Read the full interview at

Riddler = Next Bat Movie Villain?

riddlerThis is all pure speculation, but, then, isn’t that the most fun kind of speculation? Just the Hail Mary, shot-in-the-dark kind? I think so. After watching The Dark Knight over the past weekend, I’ve been thinking a lot about who could be the next villain in the third installment of Christopher Nolan’s new Batman franchise. Ruling out the supernatural villains, which ones would be realistic enough to fit into this series?

The short-list, of course, includes names like Catwoman and the Riddler and Hush, etc. I don’t think Warner Bros is going to want to revisit Catwoman after Halle Berry’s trainwreck from a few years ago, and Hush doesn’t seem like a well-known enough character to register with the average fans. I suppose they could ignore having a central “super-villain” and just make a movie about all-out mob wars, ala War Games; yet, I think the next main big bad guy is going to be the Riddler, and I think we’ve already seen him.

Pictured above, actor Joshua Harto plays Mr. Reese in “The Dark Knight,” an employee for Wayne Enterprises who comes to the conclusion that Batman is actually Bruce Wayne. Oh, and, it’s not like I’m spoiling anything; everybody and their dog has seen this movie already. He eventually gets targeted by the Joker before he can share his secret, after which he’s summarily pushed out of the movie after Bruce Wayne saves his life and gives him one hell of an evil eye. It’s either a loose end that never got tied up, or it’s a sign that he’ll be back in future movies.

Now, isn’t that kind of like Edward Nigma’s origin? Ex-employee to Wayne Enterprises, grown bitter, and seeking revenge against his former employer? And, ditching the lame “enigma” joke would be a step in the right direction, though another clue presents itself when you think about it for a second. His name in this movie is Mr. Reese. Mysteries. I’d say I might be on to something.

But I’ve been wrong before.

Trinity #7

7In the lead: The Trinity tries to piece together everything they’ve encountered so far. With the help of the JLA, they try to identify the werewolf they encountered and the symbols on Wonder Woman’s back when Hawkman shows up with Gangbuster. When Hawkman explains that what’s being stolen from the museums, Batman figures it all out. The symbols are Egyptian tarot symbols and the museum thefts are the four tarot card suits (wands, swords, pentacles and cups). Batman calls in the cavalry: Nightwing, Robin, Oracle, the Outsiders, the JLA, the Titans…pretty much everyone. Yeah, this is big. Meanwhile, Morgaine Le Fey and Enigma finally join up with the third member of their trinity, Despero.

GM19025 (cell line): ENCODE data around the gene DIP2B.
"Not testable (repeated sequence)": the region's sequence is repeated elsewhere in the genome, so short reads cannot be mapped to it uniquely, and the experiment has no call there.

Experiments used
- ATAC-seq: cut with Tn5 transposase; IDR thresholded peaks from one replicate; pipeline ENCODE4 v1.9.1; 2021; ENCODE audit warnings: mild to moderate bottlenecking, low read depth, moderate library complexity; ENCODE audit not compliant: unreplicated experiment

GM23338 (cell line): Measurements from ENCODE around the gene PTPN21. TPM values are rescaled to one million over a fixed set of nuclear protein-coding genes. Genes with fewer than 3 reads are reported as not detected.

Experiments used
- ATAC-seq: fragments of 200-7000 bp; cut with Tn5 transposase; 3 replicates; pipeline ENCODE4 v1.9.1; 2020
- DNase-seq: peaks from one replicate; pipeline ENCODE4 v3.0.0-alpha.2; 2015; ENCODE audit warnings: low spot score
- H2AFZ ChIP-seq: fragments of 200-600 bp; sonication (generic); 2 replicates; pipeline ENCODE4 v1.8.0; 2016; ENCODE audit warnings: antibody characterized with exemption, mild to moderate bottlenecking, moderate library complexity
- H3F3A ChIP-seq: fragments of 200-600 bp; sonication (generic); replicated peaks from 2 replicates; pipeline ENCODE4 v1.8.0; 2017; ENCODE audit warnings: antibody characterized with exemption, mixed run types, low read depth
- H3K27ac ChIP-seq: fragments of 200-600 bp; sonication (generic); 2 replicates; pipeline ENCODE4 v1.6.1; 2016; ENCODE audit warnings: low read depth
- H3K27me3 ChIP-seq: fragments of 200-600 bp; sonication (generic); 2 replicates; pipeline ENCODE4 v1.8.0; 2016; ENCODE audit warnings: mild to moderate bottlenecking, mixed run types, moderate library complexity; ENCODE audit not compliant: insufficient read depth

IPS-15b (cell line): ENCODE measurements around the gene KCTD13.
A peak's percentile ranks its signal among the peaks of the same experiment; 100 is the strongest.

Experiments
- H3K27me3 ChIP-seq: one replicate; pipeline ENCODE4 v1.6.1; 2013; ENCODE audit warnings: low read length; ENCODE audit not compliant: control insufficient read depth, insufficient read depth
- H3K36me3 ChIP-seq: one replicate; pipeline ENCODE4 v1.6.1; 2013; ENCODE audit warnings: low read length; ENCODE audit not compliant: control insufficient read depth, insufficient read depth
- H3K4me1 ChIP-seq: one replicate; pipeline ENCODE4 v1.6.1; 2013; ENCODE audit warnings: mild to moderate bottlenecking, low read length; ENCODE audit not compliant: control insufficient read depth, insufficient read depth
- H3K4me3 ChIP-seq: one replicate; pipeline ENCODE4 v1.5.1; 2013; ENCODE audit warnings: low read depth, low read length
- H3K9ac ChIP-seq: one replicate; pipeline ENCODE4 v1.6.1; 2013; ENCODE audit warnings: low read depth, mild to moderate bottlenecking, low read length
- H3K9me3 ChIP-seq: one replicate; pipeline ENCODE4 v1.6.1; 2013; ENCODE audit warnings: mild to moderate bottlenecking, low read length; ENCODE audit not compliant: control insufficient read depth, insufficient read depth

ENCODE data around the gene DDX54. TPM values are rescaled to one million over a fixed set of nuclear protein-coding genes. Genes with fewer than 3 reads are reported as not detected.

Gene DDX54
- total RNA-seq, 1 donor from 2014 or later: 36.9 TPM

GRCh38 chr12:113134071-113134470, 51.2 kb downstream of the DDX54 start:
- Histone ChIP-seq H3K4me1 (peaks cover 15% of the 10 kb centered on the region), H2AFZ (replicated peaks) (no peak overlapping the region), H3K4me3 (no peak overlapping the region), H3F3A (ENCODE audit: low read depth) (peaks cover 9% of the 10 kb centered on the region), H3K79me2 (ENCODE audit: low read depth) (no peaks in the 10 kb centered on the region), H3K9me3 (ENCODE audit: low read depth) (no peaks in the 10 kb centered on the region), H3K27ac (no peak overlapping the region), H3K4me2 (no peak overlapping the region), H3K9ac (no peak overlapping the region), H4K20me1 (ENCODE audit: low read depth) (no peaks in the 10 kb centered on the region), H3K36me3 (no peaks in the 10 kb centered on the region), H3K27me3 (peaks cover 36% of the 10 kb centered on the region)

In the back-up: After a brief mention in the lead, Firestorm asks Green Lantern to tell him about Krona. The same Krona that was the villain in JLA/Avengers (and hasn’t been seen since). Green Lantern gives Firestorm a quick recap, but luckily the uber-powerful Krona is trapped inside of a cosmic egg…or is he? Hint: no, he’s not.

My take: The amount of time it took me to get this review up may be an indication of how I enjoyed this issue. This was entirely exposition, which is absolutely necessary but almost always boring as hell.

The callbacks were the highlights of the issue. After Superman hurled the pocket solar system into space in Trinity #2, readers were left wondering if it disappeared like Batman and Wonder Woman’s threats that issue did, or if we were going to have another Rasnn/Thanagar War on our hands. Well, apparently Superman was wondering that too, because this issue opens with him searching for it with a giant telescope thingie (FYI, the solar system disappeared also). The other callback tied the back-up into the lead. Firestorm overheard the more experienced Leaguers talking about Krona, which prompted his to ask about it later in the issue to set up some more expostion. It was a good use of the back-up story.

Things to keep an eye on: In the back-up, Green Lantern once again experienced the binary power surge that he first had during his one-on-one with Konvikt. It only seems to happen when his life is in mortal danger. But is this a GL thing or a Trinity thing?

Krona has apparently hatched from his cosmic egg, although the JLA computers read eveything as A-OK. Not a good sign. How much is the bookm going to reference the JLA/Avengers mini-series though, which was also written by Kurt Busiek?

The Dark Knight Project

As we get one day closer to the release of The Dark Knight, I wanted to draw your attention to The Dark Knight Project, a fan-made movie released yesterday by Chicago filmmaker Jerry Vasilatos.

It focuses on two high school students who are trying to get the first video footage of Batman. The film takes place during the gap between Batman Begins and The Dark Knight, addressing Batman’s standing as urban legend and acknowledging the Joker’s rise on the crime scene.